Attorneys general from three states and the District of Columbia, along with the Chesapeake Bay Foundation, are challenging the U.S. Environmental Protection Agency’s enforcement of a multi-state agreement to reduce pollution levels in the bay.

The state officials contend EPA is not appropriately enforcing requirements under the Chesapeake Bay Total Maximum Daily Load (TMDL), which sets specific pollution reduction limits, that, if not met, require EPA to impose penalties or other consequences. 

[View text of lawsuit here.]

At an online press briefing on Sept. 10, the top legal officials for Maryland, Virginia and the District of Columbia said they, along with the state of Delaware, had filed a lawsuit in the U.S. District Court for the District of Columbia, challenging what they view as EPA's lax enforcement of the bay plan.

Their main argument is that EPA has failed to “do its job,” in ensuring that all states within the watershed would be able to meet by the 2025 deadline water pollution goals established in 2010, said Karl A. Racine, Washington, D.C.’s attorney general. The Chesapeake Bay Foundation (CBF), an environmental group, filed a separate lawsuit with the court, also on Sept, 10.

A 2010 settlement between CBF and EPA established a TMDL along with the Chesapeake Bay Blueprint, in which six states across the watershed and the District of Columbia agreed to design and develop plans to establish pollution limits by 2025.

The settlement has sparked a slew of nutrient-reduction projects at wastewater treatment plants throughout the Delmarva area, including at the Blue Plains Advanced Water Treatment Plant in Washington, D.C.,  and the Back River wastewater treatment plant in Baltimore. Between 2017 and 2019 alone, the District of Columbia spent approximately $113 million to fulfill its commitments under the bay agreement. Noting that Maryland has also spent millions, state Attorney General Brian Frosh said, “It has to be a collective effort.”

The CBF’s latest assessment, released Aug. 13, said that Maryland, Virginia, Delaware and the District of Columbia will need to accelerate their efforts to reduce pollution, such as from nitrogen and phosphorus, but they are on track to meet those targets. Pennsylvania, however, has never met goals for nitrogen reduction, and is not on track to hit the reductions required under the TMDL. New York also is lagging, according to the CBF.

Each state in the watershed submitted its pollution reduction plans to EPA in August 2019. While most states were on track, EPA concluded that Pennsylvania’s plan would meet only 75% of its reduction target, and New York’s plan would meet just 64%.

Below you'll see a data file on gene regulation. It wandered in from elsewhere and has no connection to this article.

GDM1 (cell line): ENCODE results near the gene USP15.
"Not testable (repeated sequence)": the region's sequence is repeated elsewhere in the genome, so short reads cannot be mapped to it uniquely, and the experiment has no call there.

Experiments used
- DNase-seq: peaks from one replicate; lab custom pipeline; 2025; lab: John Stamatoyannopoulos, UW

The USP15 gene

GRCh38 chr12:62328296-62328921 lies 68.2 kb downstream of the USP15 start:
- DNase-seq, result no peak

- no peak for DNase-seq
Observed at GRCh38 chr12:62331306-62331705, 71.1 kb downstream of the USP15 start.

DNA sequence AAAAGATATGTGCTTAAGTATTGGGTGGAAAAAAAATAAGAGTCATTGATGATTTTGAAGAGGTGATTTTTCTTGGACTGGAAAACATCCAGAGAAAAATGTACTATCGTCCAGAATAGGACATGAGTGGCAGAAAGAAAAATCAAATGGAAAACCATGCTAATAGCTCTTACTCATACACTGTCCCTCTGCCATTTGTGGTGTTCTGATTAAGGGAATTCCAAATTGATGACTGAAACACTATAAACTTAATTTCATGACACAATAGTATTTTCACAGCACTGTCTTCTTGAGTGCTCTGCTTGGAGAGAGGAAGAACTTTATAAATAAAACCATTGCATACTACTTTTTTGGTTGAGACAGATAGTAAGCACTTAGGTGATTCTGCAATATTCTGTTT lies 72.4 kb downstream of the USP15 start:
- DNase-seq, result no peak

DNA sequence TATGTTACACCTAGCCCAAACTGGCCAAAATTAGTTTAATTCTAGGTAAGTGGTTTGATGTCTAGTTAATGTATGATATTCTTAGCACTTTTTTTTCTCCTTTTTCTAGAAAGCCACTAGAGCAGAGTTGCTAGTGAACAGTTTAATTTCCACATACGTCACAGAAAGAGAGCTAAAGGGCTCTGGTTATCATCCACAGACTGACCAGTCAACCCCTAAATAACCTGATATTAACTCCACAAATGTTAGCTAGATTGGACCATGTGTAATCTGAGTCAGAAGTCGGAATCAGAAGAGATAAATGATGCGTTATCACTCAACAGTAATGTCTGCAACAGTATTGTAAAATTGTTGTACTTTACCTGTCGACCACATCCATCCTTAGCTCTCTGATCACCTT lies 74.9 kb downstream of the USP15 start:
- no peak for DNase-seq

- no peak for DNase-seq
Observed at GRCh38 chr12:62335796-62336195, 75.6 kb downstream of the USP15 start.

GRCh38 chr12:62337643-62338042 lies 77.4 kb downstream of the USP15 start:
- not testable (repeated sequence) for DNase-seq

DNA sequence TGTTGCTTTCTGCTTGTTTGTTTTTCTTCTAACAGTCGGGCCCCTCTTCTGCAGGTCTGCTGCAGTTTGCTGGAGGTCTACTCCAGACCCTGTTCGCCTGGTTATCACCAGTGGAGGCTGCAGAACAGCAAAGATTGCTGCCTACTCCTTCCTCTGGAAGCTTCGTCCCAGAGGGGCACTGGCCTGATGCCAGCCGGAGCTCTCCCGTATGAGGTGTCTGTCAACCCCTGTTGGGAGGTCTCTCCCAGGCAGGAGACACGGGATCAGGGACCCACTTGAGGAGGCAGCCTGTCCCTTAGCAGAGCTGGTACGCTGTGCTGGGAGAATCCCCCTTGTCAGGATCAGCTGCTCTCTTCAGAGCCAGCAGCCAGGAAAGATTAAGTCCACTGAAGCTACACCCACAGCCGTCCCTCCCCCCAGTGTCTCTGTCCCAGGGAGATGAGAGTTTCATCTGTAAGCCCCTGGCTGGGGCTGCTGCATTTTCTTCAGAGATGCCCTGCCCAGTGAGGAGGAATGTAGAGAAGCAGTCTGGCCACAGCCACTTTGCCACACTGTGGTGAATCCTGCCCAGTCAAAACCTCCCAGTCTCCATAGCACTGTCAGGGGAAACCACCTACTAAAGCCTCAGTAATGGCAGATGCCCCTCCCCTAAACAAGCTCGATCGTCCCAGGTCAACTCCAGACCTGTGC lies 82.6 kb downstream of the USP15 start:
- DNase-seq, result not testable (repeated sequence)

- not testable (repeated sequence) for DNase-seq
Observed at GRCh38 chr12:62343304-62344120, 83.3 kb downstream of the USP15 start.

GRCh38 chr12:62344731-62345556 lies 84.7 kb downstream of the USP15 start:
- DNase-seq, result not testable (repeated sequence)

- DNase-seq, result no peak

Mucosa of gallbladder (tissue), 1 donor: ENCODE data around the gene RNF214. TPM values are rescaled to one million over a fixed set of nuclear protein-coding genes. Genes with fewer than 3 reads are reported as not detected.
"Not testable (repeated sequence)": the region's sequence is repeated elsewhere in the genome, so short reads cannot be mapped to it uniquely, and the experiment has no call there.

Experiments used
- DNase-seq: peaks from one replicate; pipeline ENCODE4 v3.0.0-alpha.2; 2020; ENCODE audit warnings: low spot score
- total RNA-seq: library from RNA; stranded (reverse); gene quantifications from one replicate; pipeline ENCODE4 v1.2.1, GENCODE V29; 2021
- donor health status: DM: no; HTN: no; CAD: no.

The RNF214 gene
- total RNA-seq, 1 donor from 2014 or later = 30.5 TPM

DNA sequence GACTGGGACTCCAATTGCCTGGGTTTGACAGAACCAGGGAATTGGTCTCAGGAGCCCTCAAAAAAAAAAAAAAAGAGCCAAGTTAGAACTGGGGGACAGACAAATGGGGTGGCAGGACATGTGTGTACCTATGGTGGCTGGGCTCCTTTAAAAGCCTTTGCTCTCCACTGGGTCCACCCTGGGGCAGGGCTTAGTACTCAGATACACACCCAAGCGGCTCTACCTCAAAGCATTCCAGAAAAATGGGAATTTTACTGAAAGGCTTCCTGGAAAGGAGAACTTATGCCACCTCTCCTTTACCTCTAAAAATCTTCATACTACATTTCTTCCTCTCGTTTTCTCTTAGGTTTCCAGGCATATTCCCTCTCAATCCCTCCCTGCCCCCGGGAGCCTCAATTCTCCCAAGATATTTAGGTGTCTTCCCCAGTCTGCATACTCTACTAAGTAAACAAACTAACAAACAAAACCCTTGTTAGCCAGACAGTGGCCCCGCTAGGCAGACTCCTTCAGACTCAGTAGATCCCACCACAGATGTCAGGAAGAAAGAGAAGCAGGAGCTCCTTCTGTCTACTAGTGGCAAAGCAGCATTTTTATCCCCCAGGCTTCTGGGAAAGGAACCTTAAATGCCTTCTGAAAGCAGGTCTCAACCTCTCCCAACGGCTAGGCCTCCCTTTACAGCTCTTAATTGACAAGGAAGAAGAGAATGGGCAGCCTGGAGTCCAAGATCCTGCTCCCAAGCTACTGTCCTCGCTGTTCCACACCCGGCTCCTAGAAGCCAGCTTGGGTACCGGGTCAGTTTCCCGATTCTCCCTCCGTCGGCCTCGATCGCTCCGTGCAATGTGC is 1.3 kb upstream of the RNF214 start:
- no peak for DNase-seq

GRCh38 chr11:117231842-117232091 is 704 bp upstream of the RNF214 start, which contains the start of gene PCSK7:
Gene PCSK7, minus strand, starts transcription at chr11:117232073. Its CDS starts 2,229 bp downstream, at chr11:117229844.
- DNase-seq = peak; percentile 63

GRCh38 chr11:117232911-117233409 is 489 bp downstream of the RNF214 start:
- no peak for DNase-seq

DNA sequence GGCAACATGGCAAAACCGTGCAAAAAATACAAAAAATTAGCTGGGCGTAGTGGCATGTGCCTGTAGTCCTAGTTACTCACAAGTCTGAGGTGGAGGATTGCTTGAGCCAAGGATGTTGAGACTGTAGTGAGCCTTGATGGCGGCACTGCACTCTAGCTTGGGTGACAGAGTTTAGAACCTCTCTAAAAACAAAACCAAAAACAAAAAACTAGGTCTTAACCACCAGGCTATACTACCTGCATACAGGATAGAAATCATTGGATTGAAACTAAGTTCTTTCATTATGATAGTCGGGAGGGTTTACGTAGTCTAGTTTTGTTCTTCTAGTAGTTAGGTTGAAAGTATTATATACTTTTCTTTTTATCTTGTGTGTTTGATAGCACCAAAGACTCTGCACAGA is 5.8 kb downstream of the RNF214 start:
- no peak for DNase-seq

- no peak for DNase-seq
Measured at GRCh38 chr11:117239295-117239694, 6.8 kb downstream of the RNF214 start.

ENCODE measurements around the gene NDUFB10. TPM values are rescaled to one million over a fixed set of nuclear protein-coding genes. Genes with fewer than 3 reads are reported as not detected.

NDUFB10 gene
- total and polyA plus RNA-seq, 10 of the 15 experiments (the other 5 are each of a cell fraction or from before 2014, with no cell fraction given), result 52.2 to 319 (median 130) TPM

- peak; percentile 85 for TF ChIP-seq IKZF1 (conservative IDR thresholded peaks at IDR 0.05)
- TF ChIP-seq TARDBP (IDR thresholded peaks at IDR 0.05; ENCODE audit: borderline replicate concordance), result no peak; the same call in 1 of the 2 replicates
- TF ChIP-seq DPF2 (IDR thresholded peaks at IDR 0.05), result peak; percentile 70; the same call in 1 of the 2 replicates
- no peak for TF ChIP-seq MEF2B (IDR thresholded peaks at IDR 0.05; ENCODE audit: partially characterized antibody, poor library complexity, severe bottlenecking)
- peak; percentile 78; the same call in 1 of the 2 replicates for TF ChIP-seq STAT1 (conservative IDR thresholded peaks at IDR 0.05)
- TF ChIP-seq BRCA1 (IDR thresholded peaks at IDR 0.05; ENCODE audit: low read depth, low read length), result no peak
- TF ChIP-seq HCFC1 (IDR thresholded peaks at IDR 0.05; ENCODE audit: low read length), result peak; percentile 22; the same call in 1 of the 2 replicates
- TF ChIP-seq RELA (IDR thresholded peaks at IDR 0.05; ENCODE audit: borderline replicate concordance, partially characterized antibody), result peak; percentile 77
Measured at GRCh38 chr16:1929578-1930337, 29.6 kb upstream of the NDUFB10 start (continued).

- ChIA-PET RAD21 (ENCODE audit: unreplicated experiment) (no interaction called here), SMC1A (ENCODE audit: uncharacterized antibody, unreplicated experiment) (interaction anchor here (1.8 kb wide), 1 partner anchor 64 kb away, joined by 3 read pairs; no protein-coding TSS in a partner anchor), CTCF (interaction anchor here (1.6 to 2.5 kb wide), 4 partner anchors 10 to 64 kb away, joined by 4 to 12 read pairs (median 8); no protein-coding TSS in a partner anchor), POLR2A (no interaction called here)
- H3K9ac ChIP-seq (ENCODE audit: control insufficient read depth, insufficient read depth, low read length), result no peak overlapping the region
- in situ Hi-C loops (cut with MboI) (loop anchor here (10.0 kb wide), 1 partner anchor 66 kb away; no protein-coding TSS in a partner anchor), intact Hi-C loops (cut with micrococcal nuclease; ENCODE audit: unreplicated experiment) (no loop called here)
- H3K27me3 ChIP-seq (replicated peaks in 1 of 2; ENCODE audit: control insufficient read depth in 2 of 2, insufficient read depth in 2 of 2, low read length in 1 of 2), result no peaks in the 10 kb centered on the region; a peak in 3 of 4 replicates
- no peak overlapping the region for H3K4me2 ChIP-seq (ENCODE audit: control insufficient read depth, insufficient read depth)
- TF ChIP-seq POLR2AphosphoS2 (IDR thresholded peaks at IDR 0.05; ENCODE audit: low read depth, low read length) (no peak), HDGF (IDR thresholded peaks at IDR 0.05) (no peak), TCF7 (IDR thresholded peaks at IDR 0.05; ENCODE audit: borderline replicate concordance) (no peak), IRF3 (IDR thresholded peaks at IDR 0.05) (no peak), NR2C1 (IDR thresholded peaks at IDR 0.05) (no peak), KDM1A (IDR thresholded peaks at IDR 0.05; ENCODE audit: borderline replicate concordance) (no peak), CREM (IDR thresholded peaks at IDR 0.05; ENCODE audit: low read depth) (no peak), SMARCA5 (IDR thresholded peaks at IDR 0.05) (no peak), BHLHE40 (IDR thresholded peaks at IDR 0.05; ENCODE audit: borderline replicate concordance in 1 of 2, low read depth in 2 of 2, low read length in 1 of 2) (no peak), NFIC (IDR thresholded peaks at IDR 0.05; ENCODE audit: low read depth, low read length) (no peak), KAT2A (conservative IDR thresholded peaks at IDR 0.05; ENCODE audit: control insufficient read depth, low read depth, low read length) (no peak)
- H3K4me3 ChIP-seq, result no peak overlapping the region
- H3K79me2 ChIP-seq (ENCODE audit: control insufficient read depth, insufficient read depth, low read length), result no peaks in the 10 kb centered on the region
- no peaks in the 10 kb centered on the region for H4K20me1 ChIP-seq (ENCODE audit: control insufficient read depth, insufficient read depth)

Despite that conclusion, EPA has not required Pennsylvania and New York to prepare new plans, nor has it threatened any enforcement actions. In May 2020, the states filing the lawsuit warned EPA that they would sue if the agency did not take stronger measures to enforce the TMDL.

In their complaint, the states contend that by failing to require Pennsylvania and New York to develop and implement plans that meet the Chesapeake Bay Agreement, “EPA has breached its nondiscretionary duty to ensure that management plans submitted by the bay state signatories will achieve and maintain the nutrient goals of the Chesapeake Bay agreement.”

The states are seeking a court order stating that EPA is violating the law and requiring the agency to ensure that Pennsylvania and New York develop and implement plans that will meet the targets established under the Chesapeake Bay Agreement.

An EPA spokesperson said in a statement sent to ENR: "This litigation only serves to set back our efforts, divert partnership resouces and divide a partnership that is making exceptional advancement in restoring the Chesapeake Bay and local waters."

A spokesperson for the Pennsylvania Dept. of Environmental Protection said the department does not comment on litigation.

A spokesperson for the New York Dept. of Environmental Conservation said in an emailed statement, "While New York does not comment on pending litigation, EPA monitoring data confirms that if the quality of the water in Chesapeake Bay were as good as the water quality in New York's portion of the Susquehanna River, the Chesapeake would not be impaired for nitrogen, phosphorus or sediment."

The spokesperson added, "This scientifically confirmed fact makes the key point—Chesapeake Bay pollution is not from New York. New York is fulfilling its clean water responsibilities under the Chesapeake Bay TMDL and is a committed partner to implementing its pollution-reducing "Watershed Implementation Plan" under the Chesapeake Bay program."